Thursday, February 18, 2016

Furious 7



Directed by James Wan and screenplay by Chris Morgan from characters created by Gary Scott Thompson, Furious 7 is the story of Dominic Torretto, Brian O’Conner, and the rest of their family being hunted down by an assassin wanting vengeance while the team tries to recover a computer chip with the aid of the chip‘s designer. The film is a revenge film of sorts where it’s the good guys that are being hunted where they have to go after the hunter before he kills them all. Starring Vin Diesel, Paul Walker, Jordana Brewster, Michelle Rodriguez, Dwayne Johnson, Chris “Ludacris” Bridges, Tyrese Gibson, Elsa Pataky, Djimon Hounsou, Kurt Russell, Nathalie Emmanuel, Ronda Rousey, Tony Jaa, Lucas Black, and Jason Statham as Deckard Shaw. Furious 7 is a wild and exhilarating film from James Han.

Picking up where the last film leaves off, it revolves around a group of drivers who consider themselves family where the events in the last mission have them being hunted by a former assassin in Deckard Shaw whose brother Owen (Luke Evans) was crippled and left in a coma by Dominic Torretto (Vin Diesel) and his team. For Torretto, the recent death of one of his friends and the attempt on the life of him and his family forces him to find Shaw and stop him as he is aided by a covert ops agent named Mr. Nobody (Kurt Russell) to stop Shaw and retrieve a computer software chip that has surveillance on everyone known as God’s Eye. With Brian O’Conner (Paul Walker), Letty Ortiz (Michelle Rodriguez), Roman Pierce (Tyrese Gibson), and Tej Parker (Chris “Ludacris” Bridges) on the team while Mia Torretto (Jordana Brewster) is at a safe house in the Dominican Republic and DSS agent Luke Hobbs (Dwayne Johnson) recuperating from an attack from Shaw that nearly killed him. Torretto is forced to deal with someone that is dangerous.

While the script is very simple, there is a lot that is happening as it relates to the characters as Letty struggles to regain bits of her lost memories while O’Conner is also coping with being a father as he is unaware that Mia is pregnant again. It adds a lot to what is at stake where it’s not just Torretto needing to make sure that his family stays together following the loss of key members as well as those like O’Conner who has another life that is far more important. Adding to these elements of what is stake where the team has to retrieve the designer of this software named Ramsey (Nathalie Emmanuel) who has been captured by friends of Shaw that wants God’s Eye so they can use it for themselves. The chip is a MacGuffin but it does play into a lot of what needs to be done where it is a good plot device while screenwriter Chris Morgan also provides some laughs and dramatic moments that do give the film some depth but also not take itself so seriously.

James Wan’s direction is definitely stylish as he doesn’t really do anything new in terms of what is expected in compositions and action sequences. Yet, he does manage to do a lot more in the latter where it borders the line of ridiculous and insanity but all in a very fun way. Shot in various locations such as Los Angeles, Abu Dhabi, Tokyo, and some shots in Atlanta and mountains in Colorado, the film has a global feel that is massive where Wan does take advantage of the locations while maintaining something that plays into a world where everything is in danger. The usage of wide and medium shots are prevalent throughout while Wan also maintains an intimacy for the non-action scenes where he knows where to give the audience a break on the action and establish what is going on and what needs to be done. The action sequences are intense as it adds to a lot of what is at stake while it also play into moments that are just unbelievable. Yet, it is so fun where has this energy that is just potent where it’s not just about car chases and violence but also the thrill of it. While the film’s ending is poignant as it relates to a key character in the franchise, it at least gives that character a fitting send-off. Overall, Wan creates a fun and exciting film about a bunch of street racers fighting against some crazed assassin.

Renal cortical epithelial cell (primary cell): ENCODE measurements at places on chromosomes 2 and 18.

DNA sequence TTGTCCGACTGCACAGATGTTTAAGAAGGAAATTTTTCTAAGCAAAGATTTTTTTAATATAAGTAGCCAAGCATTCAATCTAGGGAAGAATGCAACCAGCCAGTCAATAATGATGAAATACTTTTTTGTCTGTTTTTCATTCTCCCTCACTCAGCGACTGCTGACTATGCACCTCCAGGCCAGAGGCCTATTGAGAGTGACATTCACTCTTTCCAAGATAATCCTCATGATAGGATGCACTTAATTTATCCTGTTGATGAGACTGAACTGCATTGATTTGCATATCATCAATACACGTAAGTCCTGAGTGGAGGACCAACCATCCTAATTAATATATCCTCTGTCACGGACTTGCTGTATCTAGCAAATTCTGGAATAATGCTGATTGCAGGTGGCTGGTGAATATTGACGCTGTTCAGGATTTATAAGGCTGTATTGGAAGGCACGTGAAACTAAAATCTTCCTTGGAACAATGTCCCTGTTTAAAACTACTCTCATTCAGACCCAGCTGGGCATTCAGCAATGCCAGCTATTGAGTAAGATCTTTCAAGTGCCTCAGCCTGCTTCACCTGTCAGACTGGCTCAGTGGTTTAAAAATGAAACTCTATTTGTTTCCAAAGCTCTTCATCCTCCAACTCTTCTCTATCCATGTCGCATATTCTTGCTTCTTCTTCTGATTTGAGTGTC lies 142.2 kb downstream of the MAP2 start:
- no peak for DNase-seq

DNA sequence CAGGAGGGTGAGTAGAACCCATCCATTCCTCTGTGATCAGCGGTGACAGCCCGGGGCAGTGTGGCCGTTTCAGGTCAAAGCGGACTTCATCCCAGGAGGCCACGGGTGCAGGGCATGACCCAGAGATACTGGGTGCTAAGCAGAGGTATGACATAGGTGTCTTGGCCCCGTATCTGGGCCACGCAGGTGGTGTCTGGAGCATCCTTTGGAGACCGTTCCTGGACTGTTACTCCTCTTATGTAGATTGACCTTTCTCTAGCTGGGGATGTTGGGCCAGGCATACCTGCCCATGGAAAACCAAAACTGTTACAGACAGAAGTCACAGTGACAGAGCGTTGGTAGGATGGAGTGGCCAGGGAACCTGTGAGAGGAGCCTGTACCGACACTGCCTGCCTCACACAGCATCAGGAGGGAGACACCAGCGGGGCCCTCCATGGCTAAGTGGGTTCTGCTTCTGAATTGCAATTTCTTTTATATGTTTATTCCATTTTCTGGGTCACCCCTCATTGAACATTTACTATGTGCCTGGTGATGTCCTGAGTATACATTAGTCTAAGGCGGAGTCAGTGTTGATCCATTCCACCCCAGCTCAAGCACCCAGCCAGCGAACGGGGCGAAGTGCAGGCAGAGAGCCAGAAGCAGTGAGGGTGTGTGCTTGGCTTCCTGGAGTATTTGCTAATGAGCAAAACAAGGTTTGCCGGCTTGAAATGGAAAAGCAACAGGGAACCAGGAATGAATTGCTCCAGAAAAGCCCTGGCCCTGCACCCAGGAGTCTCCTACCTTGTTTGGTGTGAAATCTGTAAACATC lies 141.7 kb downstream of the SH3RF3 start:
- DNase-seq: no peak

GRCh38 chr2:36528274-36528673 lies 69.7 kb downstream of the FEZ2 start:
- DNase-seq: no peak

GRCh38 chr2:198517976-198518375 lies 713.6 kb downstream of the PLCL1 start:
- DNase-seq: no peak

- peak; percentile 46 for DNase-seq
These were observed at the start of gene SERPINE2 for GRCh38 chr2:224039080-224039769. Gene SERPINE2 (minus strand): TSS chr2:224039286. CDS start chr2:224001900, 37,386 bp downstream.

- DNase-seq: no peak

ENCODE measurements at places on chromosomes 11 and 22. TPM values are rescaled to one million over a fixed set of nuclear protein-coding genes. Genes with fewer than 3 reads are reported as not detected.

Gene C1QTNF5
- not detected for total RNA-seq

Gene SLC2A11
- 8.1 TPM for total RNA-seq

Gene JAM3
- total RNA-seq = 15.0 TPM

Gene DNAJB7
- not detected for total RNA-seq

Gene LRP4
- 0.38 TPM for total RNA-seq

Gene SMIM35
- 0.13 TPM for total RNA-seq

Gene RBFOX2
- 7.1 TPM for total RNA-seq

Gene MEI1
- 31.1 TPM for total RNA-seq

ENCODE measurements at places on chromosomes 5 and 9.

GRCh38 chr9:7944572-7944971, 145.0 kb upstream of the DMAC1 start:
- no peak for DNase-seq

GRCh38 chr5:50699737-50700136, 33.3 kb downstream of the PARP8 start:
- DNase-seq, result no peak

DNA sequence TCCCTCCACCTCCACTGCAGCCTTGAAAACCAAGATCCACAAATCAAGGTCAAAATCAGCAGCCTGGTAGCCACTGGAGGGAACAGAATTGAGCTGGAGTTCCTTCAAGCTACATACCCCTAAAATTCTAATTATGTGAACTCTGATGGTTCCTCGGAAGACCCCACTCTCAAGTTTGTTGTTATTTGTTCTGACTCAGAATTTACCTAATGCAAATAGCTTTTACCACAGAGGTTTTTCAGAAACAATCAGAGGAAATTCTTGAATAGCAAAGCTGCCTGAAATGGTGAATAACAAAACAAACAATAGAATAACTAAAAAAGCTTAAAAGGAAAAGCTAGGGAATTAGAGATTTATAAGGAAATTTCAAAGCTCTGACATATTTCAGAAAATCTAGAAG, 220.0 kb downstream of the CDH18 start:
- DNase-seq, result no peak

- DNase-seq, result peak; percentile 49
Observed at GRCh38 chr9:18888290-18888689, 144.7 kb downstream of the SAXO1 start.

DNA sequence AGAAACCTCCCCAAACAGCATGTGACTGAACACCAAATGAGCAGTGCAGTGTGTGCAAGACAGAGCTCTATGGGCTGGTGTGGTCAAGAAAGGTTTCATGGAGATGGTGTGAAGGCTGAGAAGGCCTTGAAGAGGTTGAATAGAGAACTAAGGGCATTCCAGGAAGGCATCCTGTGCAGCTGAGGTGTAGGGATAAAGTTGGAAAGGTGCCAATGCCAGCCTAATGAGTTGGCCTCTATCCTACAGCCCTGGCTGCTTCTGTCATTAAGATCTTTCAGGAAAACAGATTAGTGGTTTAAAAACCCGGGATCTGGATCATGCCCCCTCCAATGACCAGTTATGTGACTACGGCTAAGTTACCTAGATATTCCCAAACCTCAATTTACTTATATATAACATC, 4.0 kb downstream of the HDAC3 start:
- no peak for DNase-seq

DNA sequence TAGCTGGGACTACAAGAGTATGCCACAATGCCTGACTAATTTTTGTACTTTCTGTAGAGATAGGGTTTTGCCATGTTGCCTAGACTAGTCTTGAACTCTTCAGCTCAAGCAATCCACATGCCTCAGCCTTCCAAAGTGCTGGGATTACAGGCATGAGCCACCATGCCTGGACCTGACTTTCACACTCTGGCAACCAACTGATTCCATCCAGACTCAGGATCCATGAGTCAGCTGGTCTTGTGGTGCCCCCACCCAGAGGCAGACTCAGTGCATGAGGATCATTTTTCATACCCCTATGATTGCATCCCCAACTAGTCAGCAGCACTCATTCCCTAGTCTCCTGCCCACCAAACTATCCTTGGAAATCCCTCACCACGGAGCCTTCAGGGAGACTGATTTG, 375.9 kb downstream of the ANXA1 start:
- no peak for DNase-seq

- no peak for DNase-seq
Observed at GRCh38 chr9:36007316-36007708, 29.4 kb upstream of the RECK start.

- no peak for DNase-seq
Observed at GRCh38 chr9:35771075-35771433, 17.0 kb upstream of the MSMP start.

Cinematographers Stephen F. Windon and Marc Spicer do excellent work with the cinematography in not just giving the many different locations a distinct look in its lighting but also employ elements of heightened lighting for scenes in Abu Dhabi as well as the scenes at night for Los Angeles. Editors Christian Wagner, Dylan Highsmith, Kirk Morri, and Leigh Folsom Boyd do amazing work in the editing where it does rely on fast-cutting techniques but it doesn’t go overboard while managing to establish what is going on while knowing when to slow things down. Production designer Bill Brzeski, with set decorator Danielle Berman and supervising art director Desma Murphy, does fantastic work with the look of the house that Dominic has lived most of his life as well as the workshop that Mr. Nobody plans everything while the rooms inside the Abu Dhabi Etihad Towers has this air of richness. Costume designer Sanja Milkovic Hays does nice work with the costumes as it’s mostly casual with the exception of the scenes in Abu Dhabi where everyone looked sharp including the ladies.

Special effects supervisor Daniel Sudick and visual effects supervisors Mark Curtis, Martin Hill, Kelvin McIlwain, Karen Murphy, and Mike Wassel do brilliant work with some of the special effects in the action sequences as well as some unique visual effects for the O’Conner character thanks in part from the work of stand-ins in Walker’s brothers Caleb and Cody. Sound designers Peter Brown, Stephen P. Robinson, and Ann Scibelli, along with sound editor Joe Dzuban, do superb work with the sound in creating the power of the engines as well as the sounds of gunfire and planes. The film’s music by Brian Tyler is wonderful for its mixture of orchestral music, electronic, and hip-hop as it plays into the frenetic world of street racing as well as the parties the characters go to as it is bombastic but also has its somber moments.